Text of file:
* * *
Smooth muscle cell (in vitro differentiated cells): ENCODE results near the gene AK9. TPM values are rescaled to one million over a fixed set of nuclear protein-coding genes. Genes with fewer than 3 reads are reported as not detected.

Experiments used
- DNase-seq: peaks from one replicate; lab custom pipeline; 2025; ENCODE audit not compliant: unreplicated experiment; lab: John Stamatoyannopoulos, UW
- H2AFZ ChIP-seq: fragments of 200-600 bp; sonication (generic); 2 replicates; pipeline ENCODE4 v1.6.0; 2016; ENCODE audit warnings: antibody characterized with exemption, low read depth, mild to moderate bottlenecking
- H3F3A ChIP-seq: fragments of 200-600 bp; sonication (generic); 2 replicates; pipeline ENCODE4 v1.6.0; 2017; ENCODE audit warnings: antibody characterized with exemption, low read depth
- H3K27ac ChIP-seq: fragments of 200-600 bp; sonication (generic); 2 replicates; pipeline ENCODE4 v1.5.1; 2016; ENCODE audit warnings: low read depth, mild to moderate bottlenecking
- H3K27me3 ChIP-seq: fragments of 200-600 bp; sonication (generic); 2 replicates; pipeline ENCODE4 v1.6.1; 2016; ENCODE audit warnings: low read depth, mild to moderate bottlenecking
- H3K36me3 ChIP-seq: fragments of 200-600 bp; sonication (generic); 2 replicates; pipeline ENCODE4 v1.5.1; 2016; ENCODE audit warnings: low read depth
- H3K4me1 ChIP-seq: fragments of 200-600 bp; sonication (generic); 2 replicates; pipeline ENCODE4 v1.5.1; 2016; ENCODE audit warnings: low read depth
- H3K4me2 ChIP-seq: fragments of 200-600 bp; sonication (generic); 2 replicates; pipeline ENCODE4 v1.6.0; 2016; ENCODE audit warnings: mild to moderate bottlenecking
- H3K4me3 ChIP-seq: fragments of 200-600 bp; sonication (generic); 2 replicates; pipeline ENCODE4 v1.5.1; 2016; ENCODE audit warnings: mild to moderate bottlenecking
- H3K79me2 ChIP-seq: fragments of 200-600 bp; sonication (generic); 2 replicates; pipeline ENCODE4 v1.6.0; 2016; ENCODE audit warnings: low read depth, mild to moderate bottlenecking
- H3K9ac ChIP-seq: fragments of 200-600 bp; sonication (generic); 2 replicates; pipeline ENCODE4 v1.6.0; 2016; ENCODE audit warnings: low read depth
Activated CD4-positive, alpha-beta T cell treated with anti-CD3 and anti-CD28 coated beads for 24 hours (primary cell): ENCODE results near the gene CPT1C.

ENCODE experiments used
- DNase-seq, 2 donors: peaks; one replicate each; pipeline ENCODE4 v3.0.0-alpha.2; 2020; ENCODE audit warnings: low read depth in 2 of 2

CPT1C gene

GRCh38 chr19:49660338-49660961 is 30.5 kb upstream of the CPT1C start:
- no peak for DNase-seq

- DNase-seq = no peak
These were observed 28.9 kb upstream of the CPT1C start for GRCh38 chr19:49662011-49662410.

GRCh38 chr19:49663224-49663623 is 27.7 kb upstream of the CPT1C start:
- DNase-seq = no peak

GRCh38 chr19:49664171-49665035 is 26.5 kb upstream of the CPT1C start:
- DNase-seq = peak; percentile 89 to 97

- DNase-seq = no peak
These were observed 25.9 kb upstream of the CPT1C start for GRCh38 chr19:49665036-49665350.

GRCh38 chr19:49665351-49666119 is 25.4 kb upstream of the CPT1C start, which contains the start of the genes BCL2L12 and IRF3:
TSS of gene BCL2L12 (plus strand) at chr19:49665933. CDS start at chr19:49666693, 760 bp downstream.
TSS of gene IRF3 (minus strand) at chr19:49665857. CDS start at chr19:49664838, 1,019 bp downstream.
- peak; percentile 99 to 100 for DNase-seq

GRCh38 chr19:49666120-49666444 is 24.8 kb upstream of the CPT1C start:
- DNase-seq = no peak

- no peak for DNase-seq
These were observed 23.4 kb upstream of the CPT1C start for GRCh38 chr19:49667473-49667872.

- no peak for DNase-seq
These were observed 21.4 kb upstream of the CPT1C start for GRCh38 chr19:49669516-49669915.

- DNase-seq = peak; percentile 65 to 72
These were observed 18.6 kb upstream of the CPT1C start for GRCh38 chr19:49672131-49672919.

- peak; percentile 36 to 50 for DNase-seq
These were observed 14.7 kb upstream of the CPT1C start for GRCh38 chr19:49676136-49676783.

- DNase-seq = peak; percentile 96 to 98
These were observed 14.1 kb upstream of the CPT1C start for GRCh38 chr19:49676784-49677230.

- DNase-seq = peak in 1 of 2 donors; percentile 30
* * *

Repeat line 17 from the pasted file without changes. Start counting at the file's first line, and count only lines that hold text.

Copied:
CPT1C gene